This is actually a better case than Twitter's future. Sears had physical and trademark properties. Twitter has nothing but a dubious and shrinking intellectual property. Musk knows this, and it's why he tried to back out of his takeover, which I'm guessing started as just a trolling prank by him. When he realized it woud cost him over a billion dollars to exit, he went ahead. But rather than pay off the loans he incurred, using his Tesla stock holdings as collateral, I'd guess he's just going to close it down and declare bankruptcy. A chapter 11 reorganization would seem to be out of the question, unless he's as good as the master at convincing banks that they'd be better off carrying him than foreclosing on him.
    edited November 2022 magman1979thtdarkvadermuthuk_vanalingamM68000genovelledanoxravnorodomwatto_cobra
  • Reply 5 of 18
    22july201322july2013 Posts: 3,216member
    JFC_PA said:
    With most other CEO’s I’d figure their lawyers had okayed the cut process; with Musk? Totally possible he’s violating California employment law on a whim.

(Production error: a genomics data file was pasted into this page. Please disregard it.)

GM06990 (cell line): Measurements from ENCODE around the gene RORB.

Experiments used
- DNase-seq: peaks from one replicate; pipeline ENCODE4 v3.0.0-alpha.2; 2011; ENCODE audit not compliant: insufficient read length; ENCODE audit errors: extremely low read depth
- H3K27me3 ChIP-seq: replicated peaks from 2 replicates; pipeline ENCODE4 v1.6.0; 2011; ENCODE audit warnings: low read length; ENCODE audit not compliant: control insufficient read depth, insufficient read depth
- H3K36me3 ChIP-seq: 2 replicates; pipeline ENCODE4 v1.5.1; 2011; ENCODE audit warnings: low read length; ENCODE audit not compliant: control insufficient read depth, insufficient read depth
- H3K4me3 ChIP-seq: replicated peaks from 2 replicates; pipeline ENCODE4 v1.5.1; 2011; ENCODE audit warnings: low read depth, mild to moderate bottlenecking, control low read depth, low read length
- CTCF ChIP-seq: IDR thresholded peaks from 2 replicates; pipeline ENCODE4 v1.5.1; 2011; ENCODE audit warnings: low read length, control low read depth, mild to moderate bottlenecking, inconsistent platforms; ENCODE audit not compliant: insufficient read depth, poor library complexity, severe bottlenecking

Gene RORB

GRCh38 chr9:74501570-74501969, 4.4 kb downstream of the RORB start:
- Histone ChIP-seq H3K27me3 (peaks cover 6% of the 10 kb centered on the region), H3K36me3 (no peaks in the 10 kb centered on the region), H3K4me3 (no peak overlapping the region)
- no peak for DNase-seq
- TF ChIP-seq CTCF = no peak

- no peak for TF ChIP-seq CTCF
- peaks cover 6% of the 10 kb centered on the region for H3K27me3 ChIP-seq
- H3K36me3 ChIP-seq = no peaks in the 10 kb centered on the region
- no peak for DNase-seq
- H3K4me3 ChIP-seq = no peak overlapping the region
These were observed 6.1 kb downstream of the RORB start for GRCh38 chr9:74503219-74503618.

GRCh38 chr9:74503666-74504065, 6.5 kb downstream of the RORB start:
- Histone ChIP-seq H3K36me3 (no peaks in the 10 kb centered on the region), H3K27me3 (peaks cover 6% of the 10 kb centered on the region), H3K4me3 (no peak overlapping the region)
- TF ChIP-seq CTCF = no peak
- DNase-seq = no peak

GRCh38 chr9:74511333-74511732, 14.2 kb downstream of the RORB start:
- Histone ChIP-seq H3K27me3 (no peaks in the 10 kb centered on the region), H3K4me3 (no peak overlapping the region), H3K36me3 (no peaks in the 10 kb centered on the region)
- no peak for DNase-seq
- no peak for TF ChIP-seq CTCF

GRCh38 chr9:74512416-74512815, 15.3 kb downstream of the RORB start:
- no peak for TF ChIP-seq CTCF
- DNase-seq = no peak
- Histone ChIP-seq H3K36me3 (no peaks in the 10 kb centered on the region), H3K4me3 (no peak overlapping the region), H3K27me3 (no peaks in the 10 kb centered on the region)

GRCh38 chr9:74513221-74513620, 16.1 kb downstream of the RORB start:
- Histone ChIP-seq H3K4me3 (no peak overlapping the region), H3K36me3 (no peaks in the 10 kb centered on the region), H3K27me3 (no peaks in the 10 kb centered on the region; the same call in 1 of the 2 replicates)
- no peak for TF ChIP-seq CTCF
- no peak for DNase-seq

I googled California's employment laws to see what you might be referring to. All I could find that seemed relevant was this:

    Final Pay
    An employer must pay final wages immediately to an employee who is terminated and upon resignation to an employee who provides at least 72 hours' notice of the intent to resign. If an employee provides fewer than 72 hours' notice of the intent to resign, then an employer may generally mail final wages within 72 hours.
    California law does not permit "use it or lose it" vacation policies. Vacation accruals may be capped, but may not be forfeited. Therefore, unused, accrued vacation must be paid out at the end of employment.
    Wages owed to a deceased employee must be paid to the surviving spouse or conservator of the estate. Probate of the will need not have occurred before payment is made. The employer must pay up to $15,000 net for wages due for personal services and unused vacation time. The party requesting payment must present to the employer reasonable proof of identity and an affidavit or a declaration under penalty of perjury making certain statements of fact.
    References